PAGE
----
was under-exposed by 6.6 stops, and of course, with the same f-stop and
shutter speed, the exposure index was also 10,000.


How did you under-expose the ISO 100 photo by 6.6 stops? If you had the same
f-stop and shutter speed, what did you change on the camera? My camera only
does 3 stops of EC, does the 20D do more?


It seems immediately obvious that under-exposing an image is bad, but
often that thinking comes from experience with film or RAW converters
that don't bring up the shadows very well. With digital, we should
ideally only expect two problems with under-exposure; amplification of
unavoidable sensor noise, and quantization (too few levels to represent
the tones). Both images received the same level of exposure on the
sensor; the only difference is the way that the signals were amplified
off the sensor and turned into numbers, so noise from the photosites
themselves (photon counting noise and dark current noise) should be the
same. The ISO 100 crop is rendered with only the 20 lowest RAW levels
(that's what they used, out of almost 4000 available), and the ISO 1600
image used 320 levels (16x as many), because the ISO 1600 image was
amplified 16x as much as the 100. I didn't put it on the web page, and


Are these "RAW levels" in a RAW converter?

perhaps I should add it, but I also intentionally reduced the 1600 crop
to 20 levels on my computer, and rendered it the same way as the 100
crop, to equalize them in terms of quantization, and they were still
very different; the posterization only made the 1600 crop slightly
worse; I had to look for the differences. So that leaves us with one
remaining psossibility - the ISO 100 RAW files created by the camera
have extremely poor shadows, full of noise created in the readout
process. The fact is, even though ISO 1600 amplifies the sensor signals
16x as much as ISO 100, the average noise is only 2.27x as high as ISO
100. There is even less of a difference between 100 and 400; 400 has 4x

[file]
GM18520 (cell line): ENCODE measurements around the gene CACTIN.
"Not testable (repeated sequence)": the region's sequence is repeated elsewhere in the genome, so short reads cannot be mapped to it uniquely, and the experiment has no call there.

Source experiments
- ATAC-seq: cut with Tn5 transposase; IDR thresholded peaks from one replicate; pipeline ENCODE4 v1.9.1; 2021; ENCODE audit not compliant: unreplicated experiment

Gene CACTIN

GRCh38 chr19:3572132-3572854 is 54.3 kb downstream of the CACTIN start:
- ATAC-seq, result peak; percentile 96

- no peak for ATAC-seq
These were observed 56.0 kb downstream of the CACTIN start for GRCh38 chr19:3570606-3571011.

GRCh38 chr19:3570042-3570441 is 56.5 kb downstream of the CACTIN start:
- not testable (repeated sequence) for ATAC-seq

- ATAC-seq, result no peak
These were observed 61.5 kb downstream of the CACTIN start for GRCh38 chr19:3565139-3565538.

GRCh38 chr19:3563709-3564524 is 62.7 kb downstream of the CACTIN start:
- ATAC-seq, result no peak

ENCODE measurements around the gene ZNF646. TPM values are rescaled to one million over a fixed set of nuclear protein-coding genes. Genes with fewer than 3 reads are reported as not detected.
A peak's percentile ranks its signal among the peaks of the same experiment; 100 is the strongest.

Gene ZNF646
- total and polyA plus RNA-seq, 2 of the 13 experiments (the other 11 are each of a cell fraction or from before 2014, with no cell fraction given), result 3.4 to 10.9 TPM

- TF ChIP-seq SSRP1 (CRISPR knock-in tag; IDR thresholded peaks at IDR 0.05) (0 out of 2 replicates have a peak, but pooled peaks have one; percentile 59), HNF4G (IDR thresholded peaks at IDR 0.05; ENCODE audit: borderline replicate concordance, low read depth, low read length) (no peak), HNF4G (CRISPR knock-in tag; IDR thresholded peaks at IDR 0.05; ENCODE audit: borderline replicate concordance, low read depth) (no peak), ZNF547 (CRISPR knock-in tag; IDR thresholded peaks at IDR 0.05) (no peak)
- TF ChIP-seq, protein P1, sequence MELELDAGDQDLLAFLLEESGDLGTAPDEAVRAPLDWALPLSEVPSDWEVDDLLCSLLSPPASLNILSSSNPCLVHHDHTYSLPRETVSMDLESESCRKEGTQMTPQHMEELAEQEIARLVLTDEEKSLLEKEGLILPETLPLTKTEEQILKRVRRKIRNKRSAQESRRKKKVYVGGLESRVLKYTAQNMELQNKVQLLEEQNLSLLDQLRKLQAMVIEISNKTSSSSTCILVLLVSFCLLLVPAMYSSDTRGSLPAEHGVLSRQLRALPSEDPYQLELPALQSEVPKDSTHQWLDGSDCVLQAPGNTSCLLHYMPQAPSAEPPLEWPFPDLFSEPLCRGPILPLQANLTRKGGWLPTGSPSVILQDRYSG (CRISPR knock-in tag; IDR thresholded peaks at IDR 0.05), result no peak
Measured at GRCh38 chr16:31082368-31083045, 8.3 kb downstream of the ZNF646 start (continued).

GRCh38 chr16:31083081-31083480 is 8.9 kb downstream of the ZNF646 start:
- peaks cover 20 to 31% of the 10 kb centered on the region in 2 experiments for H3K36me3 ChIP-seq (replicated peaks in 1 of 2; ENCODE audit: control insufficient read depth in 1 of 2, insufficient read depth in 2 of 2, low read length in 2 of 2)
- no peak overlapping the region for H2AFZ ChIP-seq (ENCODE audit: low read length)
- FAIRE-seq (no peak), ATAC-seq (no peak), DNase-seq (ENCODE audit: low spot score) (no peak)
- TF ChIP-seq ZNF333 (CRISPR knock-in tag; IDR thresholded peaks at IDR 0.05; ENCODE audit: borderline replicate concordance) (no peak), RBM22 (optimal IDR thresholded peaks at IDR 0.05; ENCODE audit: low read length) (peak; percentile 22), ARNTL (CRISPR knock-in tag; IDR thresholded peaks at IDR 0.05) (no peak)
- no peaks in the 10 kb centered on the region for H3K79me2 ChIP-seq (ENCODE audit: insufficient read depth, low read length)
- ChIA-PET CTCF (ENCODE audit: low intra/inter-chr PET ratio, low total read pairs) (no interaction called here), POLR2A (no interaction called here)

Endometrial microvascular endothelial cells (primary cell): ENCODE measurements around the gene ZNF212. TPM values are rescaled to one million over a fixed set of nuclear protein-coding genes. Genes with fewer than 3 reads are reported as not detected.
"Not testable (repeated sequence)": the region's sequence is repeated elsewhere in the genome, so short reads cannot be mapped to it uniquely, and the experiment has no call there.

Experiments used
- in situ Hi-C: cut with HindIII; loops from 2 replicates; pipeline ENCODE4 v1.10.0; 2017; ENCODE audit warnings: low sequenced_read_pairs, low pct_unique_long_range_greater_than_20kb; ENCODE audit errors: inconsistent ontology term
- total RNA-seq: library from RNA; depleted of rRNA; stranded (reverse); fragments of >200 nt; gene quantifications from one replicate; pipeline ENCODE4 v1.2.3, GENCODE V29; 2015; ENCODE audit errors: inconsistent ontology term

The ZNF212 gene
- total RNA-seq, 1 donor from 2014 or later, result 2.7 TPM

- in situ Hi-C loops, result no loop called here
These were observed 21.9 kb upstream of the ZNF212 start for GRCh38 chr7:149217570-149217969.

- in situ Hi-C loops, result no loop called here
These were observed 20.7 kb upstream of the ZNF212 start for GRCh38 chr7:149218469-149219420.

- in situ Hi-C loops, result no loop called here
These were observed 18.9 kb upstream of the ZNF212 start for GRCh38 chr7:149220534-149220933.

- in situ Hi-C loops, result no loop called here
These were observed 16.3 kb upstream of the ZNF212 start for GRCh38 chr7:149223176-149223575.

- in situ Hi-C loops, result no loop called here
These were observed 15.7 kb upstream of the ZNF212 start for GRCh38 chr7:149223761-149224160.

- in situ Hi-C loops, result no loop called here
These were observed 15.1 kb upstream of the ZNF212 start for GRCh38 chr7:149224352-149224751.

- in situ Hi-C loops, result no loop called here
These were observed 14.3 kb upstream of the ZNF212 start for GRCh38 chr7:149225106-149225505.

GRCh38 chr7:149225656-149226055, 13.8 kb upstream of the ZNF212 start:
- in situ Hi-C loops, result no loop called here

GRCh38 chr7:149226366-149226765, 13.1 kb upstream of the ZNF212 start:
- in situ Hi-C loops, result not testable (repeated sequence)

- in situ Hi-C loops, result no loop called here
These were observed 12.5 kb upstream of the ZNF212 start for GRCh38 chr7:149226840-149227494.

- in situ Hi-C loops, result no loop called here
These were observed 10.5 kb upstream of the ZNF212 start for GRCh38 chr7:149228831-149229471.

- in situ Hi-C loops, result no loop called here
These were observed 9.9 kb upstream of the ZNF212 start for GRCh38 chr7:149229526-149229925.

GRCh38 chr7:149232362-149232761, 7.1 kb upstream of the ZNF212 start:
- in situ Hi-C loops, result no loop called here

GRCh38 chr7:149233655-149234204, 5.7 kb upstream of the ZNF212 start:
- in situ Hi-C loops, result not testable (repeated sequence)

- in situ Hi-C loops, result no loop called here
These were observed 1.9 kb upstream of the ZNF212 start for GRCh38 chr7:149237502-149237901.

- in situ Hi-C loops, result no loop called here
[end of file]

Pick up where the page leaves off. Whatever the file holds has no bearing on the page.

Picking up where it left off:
the amplification of 100, but only 1.14x as much noise.


Are these noise "multipliers" drawn from the Std Dev numbers for ISO's in
your original post?

ISO Std Dev

100 2.1
200 2.2
400 2.4
800 3.2
1600 4.7
Can I get them for my camera to see if the same holds true?

That's all of my questions... for nowg This is interesting stuff and I
appreciate your very comprehensive posts.


The implications are that even with 12-bit RAW data, the ISO 100 images
could have a couple stops more dynamic range than they currently do with
cleaner readout/amplification technology. Roger Clarke, another poster
here, has web pages dedicated to experiments where he shows that ISO
1600 on his Canon 1DmkII is mostly inevitable sensor noise, and very
little readout noise. My estimated guess is that at ISO 100, over 90%
of the shadow noise (other than that caused by quantization) is created
in the readout process, and at ISO 1600, only about 20% of the noise is
created in the readout process.

This makes me wonder if the manufacturer isn't keeping higher DR at ISO
100 up its sleeve to make us buy more cameras later.

The 5D is Canon's latest hi-end imager, and it still has weak shadows at
ISO 100 also, although slightly better than the 20D. The best ISO 100
shadows I've seen were from the Sigma DSLRs (notably in B&W mode), but
they have other issues that make me lose interest.
--


John P Sheehy



  #5  
Old May 13th 06, 06:20 PM posted to rec.photo.digital.slr-systems
external usenet poster
 
Posts: n/a
Default Can I see those high ISO pictures again?

Steve wrote:

Is there a simple way to determine a camera's dynamic range? Does ISO
1600 relate directly to1/16 of the DR, or is it chance they both have 16 in
them? I mean if my camera is set at ISO 800, am I amplifying the lowest 1/8
of the sensor's DR?


Procedures for Evaluating Digital Camera
Sensor Noise, Dynamic Range, and Full Well Capacities;
Canon 1D Mark II Analysis

http://www.clarkvision.com/imagedetail/evaluation-1d2

Roger